Look at any list of most in-demand college degrees or those that pay the best after graduation and you'll find a parade of technical subjects such as computer science and engineering. Plus, you can't spend a minute with the business media and not be aware of the fierce war for tech talent current raging.
Meanwhile, these days you're most likely to hear about liberal arts degrees when families anxiously discuss their economic value (or lack thereof) over dinner, or when the governor of a large state insults them.
The split in perceived value between computer science and classics couldn't be clearer. But is the worry that liberal arts degrees prepare students mostly for a career slinging coffee at Starbucks justified?
Absolutely not, according to a Tom Perrault, the Chief People Officer of Rally Health. Not only would parents and students do well to give the liberal arts the respect they deserve, he argued on HBR recently, but it's also essential that businesses -- tech businesses, in particular -- stop undervaluing those who chose literature or anthropology over engineering.
"What can't be replaced in any organization imaginable in the future is precisely what seems overlooked today: liberal arts skills... These skills, not digital or technological ones, will hold the keys to a company's future success," he insists.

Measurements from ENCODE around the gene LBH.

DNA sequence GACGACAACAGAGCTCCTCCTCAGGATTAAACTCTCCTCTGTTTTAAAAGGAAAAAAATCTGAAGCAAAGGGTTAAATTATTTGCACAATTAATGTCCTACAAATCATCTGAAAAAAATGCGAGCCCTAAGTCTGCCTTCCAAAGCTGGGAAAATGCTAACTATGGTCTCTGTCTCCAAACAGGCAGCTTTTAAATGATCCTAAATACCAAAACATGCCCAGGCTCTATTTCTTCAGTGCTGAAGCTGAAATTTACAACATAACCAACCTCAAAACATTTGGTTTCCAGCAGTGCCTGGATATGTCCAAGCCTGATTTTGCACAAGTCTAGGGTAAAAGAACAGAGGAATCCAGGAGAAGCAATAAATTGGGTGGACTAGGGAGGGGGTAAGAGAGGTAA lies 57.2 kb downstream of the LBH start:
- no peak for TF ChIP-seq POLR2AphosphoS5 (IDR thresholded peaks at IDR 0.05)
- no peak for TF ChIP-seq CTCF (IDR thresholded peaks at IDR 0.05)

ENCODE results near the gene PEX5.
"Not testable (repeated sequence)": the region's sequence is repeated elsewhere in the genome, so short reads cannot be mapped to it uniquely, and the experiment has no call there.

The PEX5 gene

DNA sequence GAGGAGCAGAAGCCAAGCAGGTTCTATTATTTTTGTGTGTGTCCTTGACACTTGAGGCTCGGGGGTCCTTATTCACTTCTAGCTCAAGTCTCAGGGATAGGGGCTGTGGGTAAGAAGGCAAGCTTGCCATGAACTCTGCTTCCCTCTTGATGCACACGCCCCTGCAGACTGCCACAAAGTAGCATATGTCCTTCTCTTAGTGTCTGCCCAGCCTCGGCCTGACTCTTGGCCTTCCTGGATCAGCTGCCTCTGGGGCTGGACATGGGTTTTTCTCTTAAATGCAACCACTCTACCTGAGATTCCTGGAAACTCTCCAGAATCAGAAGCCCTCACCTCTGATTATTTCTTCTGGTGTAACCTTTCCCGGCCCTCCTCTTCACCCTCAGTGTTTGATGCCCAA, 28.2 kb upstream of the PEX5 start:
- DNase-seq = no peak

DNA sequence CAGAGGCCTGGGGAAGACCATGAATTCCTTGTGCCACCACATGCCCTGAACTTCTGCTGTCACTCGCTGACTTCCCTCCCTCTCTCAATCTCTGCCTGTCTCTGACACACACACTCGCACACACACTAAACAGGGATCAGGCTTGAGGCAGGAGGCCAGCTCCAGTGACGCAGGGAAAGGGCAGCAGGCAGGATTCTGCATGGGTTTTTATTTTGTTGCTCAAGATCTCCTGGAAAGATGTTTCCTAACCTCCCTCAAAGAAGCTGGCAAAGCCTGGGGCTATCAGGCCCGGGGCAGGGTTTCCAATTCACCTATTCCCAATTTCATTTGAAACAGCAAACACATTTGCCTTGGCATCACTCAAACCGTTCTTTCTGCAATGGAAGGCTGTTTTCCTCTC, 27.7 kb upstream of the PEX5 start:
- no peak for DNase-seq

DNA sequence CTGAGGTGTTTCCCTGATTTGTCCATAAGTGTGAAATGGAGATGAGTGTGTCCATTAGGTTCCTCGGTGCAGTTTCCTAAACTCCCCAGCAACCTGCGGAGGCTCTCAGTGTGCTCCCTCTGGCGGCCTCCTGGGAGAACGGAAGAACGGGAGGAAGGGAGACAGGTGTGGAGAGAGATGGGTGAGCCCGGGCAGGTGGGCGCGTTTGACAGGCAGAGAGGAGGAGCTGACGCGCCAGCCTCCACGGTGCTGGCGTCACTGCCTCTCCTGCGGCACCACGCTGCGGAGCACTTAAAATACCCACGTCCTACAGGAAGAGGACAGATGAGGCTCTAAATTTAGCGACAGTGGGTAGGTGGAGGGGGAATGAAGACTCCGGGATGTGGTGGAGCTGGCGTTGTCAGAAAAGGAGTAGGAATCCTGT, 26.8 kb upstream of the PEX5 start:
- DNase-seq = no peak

Why are the skills nurtured by studying Plato or politics set to grow more valuable over time? Because, Perrault feels, the ability to tell clear stories and design intuitive interfaces for the non-technical is becoming more and more important for tech companies. Liberal arts grads have a suite of skills that are well suited to just these tasks. What are they? Perrault names four.
When it comes to creating tech products, "simplicity is hard," writes Perrault. "Only people with specialized creative skills--honed from years of thinking, reading, writing, and creating--have the talent of making the complex simple and the difficult accessible."
Business leaders increasingly require empathy both to understand the needs and problems of consumers, but also to get the best out of their teams. Studying the humanities boosts empathy, according to science.
Listening "is exactly what liberal arts majors have been prepared to do," claims Perrault, "Knowledge workers who are able to truly hear and understand what is being said--and, equally important, what is not being said--will have a powerful impact on their organizations. By listening deeply, employees build substantive relationships with each other, as well as with customers. In doing so, they can perpetuate a more powerful culture and even increase sales."
Computers can crunch numbers but they can't see the big picture. In a world awash in data, you need humans for that. And it's an area in which liberal arts grads excel.
"The ability to understand the world through different lenses and turn competing or disparate viewpoints into a compelling narrative is an art, not a science. It requires an intuitive understanding of the world that comes from a deep immersion in the liberal arts," Perrault declares.
Are you convinced that the future belongs to liberal arts grads?